Thursday, July 31, 2014

Audiobook Review: Beyond Belief: My Secret Life in Scientology and My Harrowing Escape by Jenna Miscavige Hill

From Goodreads:
Jenna Miscavige Hill was raised to obey. As the niece of the Church of Scientology's leader David Miscavige, she grew up at the center of this highly controversial and powerful organization. But at twenty-one, Jenna made a daring break, risking everything she had ever known and loved to leave Scientology once and for all. Now she speaks out about her life, the Church, and her dramatic escape, going deep inside a religion that, for decades, has been the subject of fierce debate and speculation worldwide.
Well done.  I don't have much to say either positively or negatively about the quality of the writing.  I think the real appeal of the book lies in Hill's story, and it's told well, but without anything extra in terms of style or device.

Entertainment Value
Absolutely fascinating.  After reading and enjoying Going Clear last year, I was really interested in the subject of Scientology and excited to see this memoir by someone who actually grew up inside the cult.  Jenna Miscavige Hill was not only a member of Scientology, but closely related to high-level Scientology leaders, including her uncle, David Miscavige.

Hill's story is heartbreaking.  She describes being separated from her parents from a very young age, being raised in a communal group with other children, and being forced to perform physically demanding labor and harsh punishments.  We follow her as she becomes a teenager and young adult and begins to question some of the rules and restrictions placed on members of the Sea Org, the elite group of church members who devote their lives to the practice of Scientology.  It's a story that is difficult to hear and chilling at times, when you realize that these abuses are happening in the country we live in at this moment in time.

Well done.  As with the writing, I have no strong feelings either way.  The author doesn't narrate the book and that always feels a little bit weird to me when listening to a memoir, but I still enjoyed the experience.

I highly recommend it to fans of memoir, those interested in contemporary cults, or who are interested in Scientology specifically.

Tuesday, July 29, 2014

Book Review: Bellweather Rhapsody by Kate Racculia

From Goodreads: 
A high school music festival goes awry when a young prodigy disappears from a hotel room that was the site of a famous murder/suicide fifteen years earlier, in a whip-smart novel sparkling with the dark and giddy pop culture pleasures of The Shining, Agatha Christie, and Glee.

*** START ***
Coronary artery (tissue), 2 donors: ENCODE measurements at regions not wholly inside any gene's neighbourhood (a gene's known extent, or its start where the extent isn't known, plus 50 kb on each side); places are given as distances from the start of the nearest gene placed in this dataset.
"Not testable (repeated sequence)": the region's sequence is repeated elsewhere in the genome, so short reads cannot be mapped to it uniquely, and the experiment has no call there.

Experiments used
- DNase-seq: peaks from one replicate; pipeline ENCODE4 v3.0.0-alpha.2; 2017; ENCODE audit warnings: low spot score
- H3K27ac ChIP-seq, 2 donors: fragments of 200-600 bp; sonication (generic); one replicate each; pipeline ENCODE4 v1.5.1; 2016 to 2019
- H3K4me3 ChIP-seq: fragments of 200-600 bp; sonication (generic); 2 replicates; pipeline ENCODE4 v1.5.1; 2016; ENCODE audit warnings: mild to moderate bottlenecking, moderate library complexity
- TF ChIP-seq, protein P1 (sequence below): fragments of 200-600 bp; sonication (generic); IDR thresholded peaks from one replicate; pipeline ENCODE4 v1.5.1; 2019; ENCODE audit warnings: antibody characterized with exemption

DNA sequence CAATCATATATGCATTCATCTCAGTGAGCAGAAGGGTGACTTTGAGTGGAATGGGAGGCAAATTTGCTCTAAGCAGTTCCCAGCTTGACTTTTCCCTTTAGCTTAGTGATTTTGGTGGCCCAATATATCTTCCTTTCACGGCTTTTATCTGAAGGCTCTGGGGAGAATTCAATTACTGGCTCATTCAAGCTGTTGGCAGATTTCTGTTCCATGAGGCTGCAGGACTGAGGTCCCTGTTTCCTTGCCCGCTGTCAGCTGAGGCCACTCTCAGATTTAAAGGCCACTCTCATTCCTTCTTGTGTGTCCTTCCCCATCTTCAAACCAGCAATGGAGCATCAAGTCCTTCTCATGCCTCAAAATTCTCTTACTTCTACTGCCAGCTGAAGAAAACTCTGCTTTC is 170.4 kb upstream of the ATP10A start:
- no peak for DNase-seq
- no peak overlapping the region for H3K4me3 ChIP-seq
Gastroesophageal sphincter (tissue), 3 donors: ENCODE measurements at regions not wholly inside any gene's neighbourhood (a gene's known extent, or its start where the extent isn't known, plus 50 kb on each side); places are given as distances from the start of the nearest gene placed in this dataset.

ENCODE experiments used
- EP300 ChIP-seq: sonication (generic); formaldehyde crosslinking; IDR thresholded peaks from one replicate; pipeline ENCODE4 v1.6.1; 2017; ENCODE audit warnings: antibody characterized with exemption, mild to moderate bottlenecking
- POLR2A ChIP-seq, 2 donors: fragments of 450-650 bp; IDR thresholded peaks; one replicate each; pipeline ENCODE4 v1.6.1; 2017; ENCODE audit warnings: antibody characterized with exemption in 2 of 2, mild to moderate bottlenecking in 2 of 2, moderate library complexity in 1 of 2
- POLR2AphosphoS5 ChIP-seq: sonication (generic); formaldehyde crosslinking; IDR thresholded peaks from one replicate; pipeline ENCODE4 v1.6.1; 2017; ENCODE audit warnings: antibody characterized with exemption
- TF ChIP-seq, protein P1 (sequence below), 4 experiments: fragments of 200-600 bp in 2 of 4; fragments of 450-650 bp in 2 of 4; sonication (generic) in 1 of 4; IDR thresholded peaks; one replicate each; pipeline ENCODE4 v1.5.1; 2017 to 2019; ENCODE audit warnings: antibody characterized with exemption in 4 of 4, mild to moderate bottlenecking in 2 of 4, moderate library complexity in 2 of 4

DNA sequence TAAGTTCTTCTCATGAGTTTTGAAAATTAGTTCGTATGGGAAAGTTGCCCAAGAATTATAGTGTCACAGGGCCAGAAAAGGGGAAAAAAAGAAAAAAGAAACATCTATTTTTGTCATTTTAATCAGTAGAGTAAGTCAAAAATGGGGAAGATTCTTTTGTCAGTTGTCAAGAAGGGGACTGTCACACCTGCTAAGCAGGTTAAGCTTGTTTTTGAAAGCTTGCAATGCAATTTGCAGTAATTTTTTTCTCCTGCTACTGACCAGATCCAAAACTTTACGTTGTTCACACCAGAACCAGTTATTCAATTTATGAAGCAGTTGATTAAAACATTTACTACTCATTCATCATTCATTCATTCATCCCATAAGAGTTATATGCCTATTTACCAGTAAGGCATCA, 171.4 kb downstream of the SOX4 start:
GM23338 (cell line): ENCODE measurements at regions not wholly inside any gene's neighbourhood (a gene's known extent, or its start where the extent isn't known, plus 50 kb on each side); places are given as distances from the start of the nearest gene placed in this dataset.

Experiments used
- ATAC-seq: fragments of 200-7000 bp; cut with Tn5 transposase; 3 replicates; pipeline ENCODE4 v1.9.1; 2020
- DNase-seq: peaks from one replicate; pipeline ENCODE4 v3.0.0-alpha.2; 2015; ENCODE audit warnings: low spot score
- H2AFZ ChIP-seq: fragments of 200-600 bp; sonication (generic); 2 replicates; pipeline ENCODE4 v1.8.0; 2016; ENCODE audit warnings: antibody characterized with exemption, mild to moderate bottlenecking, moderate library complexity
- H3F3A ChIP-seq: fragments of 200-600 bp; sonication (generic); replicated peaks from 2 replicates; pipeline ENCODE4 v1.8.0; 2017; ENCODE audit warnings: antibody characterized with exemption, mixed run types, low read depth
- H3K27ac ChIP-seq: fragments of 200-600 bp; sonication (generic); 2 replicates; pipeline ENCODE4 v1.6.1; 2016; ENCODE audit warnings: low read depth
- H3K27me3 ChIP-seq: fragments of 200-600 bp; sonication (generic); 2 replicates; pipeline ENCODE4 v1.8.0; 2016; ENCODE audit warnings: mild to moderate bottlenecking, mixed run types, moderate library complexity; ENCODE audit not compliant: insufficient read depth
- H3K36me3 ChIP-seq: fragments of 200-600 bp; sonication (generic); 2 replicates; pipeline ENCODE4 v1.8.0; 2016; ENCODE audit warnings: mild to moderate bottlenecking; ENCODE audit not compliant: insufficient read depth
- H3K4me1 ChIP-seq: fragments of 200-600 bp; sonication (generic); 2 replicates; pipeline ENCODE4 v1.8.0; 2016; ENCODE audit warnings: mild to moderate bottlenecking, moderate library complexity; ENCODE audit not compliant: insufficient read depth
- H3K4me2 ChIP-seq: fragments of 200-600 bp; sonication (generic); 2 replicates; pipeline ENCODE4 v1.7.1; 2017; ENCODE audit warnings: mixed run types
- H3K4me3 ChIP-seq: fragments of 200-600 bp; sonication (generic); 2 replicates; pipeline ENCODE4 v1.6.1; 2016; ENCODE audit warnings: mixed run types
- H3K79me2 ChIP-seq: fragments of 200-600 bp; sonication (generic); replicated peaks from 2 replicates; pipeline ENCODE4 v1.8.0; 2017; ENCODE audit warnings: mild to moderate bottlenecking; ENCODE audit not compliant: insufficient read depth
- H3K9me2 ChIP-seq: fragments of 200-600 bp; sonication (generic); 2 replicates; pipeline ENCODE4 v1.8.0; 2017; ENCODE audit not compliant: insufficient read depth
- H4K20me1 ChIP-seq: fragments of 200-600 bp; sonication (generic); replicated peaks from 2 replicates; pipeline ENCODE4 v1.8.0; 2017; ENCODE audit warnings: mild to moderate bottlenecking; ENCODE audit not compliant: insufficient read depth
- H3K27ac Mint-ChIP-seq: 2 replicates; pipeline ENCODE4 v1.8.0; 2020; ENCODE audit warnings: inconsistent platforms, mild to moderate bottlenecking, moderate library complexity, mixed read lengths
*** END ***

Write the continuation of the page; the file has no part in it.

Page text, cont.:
Incredibly well done.  I have absolutely no complaints in terms of the writing.  I felt like the author took a setting I'm unfamiliar with (high school music festival) and made it something immensely relatable, through characters that I had nothing in common with.  If that sounds like a feat, it's because it is.  My high school experience and myself as a high-schooler was so far removed from these teens, but they are written in such a way that I found myself  connecting with them regardless of our differences.  I particularly fell in love with Rabbit, one of a set of twins.  While his sister is the outgoing star of the show, Rabbit is more serious and reserved.  I loved that the twins roles are reversed right away and the way that their character dynamics shift when Rabbit is suddenly the popular twin.

Entertainment Value
Yes, yes, yes!  Such a fun story to read!  Things move along at a fast pace, the characters are compelling, and I loved the plot twists and turns.  Several delightfully unexpected events occur that left me particularly stunned/moved/thrilled.  It was definitely a pleasure to read and something that I had a hard time putting down.

The one negative in terms of entertainment value for me is a bit of a spoiler - nothing major, but I'm going to type it in white to avoid spoiling anyone who wants a totally pure reading experience.  Highlight from here to see the spoiler: Two characters engage in a "happy" affair, which is one of my pet peeves in books.  I don't like affairs that we're supposed to root for, that are "romantic", or that don't show any of the devastating consequences.  So that took away a bit from my ability to enjoy.